Glen Hare reveals where he would invest $10k


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Where would you invest $10,000? We spoke to eight finance experts to find out what they would do with such a windfall.

"I'll never be able to afford to buy a home," the impeccably dressed millennial sitting in my office chokes back through impending tears.

The young high flyer had recently arrived in Sydney after working their way through an interstate medical system and eventually being put in charge of ours.

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For the sake of privacy, we'll call them Jesse.

I'm impressed at how much they've achieved in a short professional life - significantly younger than me and already in charge of the health and wellbeing of thousands of people. They're earning an absolute motza for a 20-something, but seem to have no idea what to do with it.

It's a pattern I see regularly in the industries dominated by millennials and gen Z, primarily tech, creative and healthcare. Big salaries, share compensation packages worth hundreds of thousands and no idea what to do next.

As the demand for all three has surged over the past two years, I've seen a boom in the number of 25- to 45-year-olds reaching out and asking: "So, I've got money now, what next?" Jesse's peers have more potential than they know.

Returning to the scene in my office, tears still threatening, I ask Jesse to explain why a home seems like such an impossible prospect.

"Sydney is too expensive; I'll never be able to afford it!" It's a half-truth; Sydney is ridiculously expensive. But it seems unusual for it to be out of Jesse's reach. After all, those brand-new Gucci sneakers must be worth at least $1000.

We a take a deep dive into the weird, wonderful and wholly excessive world that is Jesse's spending account.

Expensive restaurants, food delivery, bars, designer labels, ridiculously overpriced apartment and, of course, Barry's Bootcamp. All the hallmarks of what I like to call "six-figure insecurity".

I'm loath to outright criticise my generation's addiction to spending and credit. Just as I am loath to claim that boomers had it easier. Times have changed. My parent's generation were never expected to package themselves up into a sellable brand, picture perfect and on display, quite literally, 24/7.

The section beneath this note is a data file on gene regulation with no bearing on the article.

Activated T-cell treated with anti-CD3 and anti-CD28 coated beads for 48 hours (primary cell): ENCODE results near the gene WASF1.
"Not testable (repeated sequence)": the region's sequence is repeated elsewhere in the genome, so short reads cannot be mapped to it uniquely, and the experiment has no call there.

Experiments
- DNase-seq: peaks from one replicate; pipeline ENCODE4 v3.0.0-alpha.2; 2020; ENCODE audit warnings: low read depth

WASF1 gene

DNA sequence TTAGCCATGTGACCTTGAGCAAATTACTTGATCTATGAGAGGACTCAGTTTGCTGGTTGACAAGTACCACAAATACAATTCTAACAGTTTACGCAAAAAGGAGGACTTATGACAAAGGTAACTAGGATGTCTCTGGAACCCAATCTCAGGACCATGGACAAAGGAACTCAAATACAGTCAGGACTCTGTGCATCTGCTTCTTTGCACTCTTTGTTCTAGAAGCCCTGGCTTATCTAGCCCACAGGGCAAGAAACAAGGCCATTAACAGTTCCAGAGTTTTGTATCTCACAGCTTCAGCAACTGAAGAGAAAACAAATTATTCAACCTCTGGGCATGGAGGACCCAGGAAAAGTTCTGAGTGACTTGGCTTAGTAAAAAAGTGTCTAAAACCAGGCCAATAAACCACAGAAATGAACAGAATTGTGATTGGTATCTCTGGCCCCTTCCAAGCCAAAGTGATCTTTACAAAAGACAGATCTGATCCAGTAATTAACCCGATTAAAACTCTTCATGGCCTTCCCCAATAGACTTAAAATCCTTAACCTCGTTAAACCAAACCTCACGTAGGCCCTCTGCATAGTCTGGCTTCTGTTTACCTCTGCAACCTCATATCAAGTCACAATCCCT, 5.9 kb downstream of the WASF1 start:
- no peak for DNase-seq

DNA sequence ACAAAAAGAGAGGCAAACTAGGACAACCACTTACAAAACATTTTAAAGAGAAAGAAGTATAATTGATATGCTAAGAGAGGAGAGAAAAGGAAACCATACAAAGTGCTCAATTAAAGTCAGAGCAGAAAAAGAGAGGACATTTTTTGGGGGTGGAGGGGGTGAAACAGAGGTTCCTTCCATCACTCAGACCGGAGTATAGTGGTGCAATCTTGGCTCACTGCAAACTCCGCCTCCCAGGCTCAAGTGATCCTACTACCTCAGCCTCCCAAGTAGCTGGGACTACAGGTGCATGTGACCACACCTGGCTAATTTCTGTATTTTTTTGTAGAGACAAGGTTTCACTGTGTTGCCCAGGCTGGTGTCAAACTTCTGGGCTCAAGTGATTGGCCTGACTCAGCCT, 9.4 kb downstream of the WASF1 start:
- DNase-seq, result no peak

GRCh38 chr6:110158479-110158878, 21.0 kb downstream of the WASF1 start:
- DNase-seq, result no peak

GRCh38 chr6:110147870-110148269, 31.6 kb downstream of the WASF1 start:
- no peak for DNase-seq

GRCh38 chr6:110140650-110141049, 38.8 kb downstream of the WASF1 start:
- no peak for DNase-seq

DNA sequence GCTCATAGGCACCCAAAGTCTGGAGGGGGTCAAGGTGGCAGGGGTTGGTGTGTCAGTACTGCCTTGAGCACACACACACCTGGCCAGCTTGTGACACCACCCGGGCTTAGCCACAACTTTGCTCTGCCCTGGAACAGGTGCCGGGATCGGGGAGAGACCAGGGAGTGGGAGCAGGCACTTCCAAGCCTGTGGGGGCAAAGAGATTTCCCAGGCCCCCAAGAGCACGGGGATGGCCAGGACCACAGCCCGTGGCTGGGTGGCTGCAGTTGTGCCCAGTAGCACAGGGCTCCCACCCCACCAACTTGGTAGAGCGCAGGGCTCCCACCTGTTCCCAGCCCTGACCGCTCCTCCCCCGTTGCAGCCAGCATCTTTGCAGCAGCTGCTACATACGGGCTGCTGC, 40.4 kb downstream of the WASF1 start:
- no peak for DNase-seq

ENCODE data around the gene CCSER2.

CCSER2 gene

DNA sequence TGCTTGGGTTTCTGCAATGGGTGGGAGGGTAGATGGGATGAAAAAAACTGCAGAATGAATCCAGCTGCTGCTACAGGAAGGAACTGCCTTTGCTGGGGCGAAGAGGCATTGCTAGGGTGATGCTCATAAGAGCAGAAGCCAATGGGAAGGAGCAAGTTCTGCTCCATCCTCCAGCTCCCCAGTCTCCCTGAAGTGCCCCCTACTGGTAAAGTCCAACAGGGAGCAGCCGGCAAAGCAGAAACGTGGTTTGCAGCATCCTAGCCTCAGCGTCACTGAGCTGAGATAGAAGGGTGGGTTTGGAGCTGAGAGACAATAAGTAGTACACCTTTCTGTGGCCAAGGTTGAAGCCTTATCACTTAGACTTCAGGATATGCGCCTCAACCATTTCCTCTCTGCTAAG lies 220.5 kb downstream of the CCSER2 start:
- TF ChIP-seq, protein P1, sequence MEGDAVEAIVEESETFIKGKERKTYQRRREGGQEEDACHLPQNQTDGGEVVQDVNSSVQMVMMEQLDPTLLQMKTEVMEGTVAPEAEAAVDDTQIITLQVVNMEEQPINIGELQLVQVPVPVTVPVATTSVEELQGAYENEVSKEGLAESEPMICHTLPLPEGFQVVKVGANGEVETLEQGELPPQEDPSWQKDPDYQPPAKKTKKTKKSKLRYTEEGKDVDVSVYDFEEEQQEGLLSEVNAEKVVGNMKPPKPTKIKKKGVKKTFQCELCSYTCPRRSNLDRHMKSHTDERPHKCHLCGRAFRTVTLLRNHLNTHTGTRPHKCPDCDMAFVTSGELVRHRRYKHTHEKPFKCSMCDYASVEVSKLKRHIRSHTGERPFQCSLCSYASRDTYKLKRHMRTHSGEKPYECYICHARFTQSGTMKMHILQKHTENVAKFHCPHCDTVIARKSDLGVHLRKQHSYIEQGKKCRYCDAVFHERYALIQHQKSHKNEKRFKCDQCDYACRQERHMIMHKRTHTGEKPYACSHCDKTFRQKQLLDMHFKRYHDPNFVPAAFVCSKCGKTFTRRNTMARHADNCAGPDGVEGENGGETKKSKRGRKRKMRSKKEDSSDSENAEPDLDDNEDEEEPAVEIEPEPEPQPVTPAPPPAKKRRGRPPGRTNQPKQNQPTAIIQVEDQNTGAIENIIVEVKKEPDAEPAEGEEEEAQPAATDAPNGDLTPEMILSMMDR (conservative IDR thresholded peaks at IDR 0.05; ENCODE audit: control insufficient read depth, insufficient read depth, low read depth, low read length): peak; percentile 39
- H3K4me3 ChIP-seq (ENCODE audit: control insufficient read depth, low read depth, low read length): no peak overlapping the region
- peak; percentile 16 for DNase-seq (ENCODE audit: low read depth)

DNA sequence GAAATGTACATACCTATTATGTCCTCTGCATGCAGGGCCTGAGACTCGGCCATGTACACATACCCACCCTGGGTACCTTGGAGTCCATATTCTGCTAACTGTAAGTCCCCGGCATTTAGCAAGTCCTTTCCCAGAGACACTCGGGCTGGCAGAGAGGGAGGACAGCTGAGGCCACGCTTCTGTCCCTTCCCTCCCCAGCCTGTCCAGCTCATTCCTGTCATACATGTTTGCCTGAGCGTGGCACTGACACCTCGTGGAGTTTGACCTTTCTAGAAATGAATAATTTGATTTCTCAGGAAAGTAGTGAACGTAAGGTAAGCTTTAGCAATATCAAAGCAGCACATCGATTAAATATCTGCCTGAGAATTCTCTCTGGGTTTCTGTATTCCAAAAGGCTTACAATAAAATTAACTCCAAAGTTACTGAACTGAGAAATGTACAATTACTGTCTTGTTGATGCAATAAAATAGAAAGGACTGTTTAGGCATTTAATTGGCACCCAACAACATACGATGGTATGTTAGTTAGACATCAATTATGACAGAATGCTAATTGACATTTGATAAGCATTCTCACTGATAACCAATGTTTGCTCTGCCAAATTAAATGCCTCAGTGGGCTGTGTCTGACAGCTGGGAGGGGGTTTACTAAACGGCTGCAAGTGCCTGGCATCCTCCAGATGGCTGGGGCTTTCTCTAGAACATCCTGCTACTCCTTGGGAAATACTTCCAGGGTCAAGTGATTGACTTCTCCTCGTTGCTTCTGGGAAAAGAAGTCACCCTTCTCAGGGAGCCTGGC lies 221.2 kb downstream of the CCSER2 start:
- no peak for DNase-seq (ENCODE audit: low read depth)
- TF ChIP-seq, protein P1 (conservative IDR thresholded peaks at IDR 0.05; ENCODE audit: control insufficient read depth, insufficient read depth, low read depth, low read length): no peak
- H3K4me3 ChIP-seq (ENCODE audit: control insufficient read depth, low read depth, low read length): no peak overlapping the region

Where my parents had graduated, married and paid off their mortgage on Sydney's northern beaches by age 20, my cohorts are expected to curate a palatable online persona, manage a full-time career and navigate an overpriced social scene in one of the world's most expensive countries. It's not a justification, it's reality,  especially for singles.

Jesse and the rest of the Tinder/Grindr generation are just as entitled to financial security as everybody else. For many, though, social pressures and a lack of knowledge are destroying their chance of joining the investor class.

"Take a look here," I tell a refreshed but slightly bewildered Jesse. "This is how much you'd need to save every week for the deposit on a $1.5 million apartment". The total is significantly less than the current "luxury" spend.

"It'll take five years and a momentous shift in spending habits, but it's possible. Even better, if we cut the luxury spend further, you've got the potential to build a meaningful stock portfolio, driving you toward a passive income and financial freedom."

The energy in the room is palpable.

For people in Jesse's situation, discipline and self-worth are the key drivers for security - both financial and otherwise. The pressure to conform and "keep up with the Joneses" is quite literally costing them their sanity and not-insignificant salaries.

It's not all about planning for the future. We want to enjoy life now, but not to the detriment of goals that are truly important. There needs to be more balance. Just a minor shift in mindset, from spender to investor, can mean the difference between distinguished and destitute.

Where I would invest $10k

I'd put it in the BetaShares Global Sustainability Leaders Fund.

I love its index-style approach and "active" ethical overlay, facilitating my desire to invest in a better future. Climate action, animal rights and gender equality are issues that are close to my heart. I'd sleep well at night knowing my money was working in line with those values.

The fund simultaneously divests from companies that choose to pollute, abuse and perpetuate the status quo, while actively investing in their more palatable peers.

Again, I'd sleep well at night knowing my portfolio was enabling the proliferation of clean energy, sustainable infrastructure and social good.

I'm a firm believer that you can invest for good and still generate a solid return: this fund is proof of that, returning a whopping 32.83% in the 12 months to August 31.

Being in my 30s and not afraid of a little risk, I'd invest in the ETF via NAB's Equity Builder, capitalising on low interest rates and the ability to increase my exposure in the fund from $10,000 to $50,000.

It's a calculated risk, but future me would no doubt be ecstatic with the pay-off.

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Glen Hare is a financial adviser and co-founder of Fox and Hare Wealth, specialising in providing advice to millennials. He has a Bachelor of Commerce from Macquarie Uni, and an Advanced Diploma of Financial Planning from Kaplan.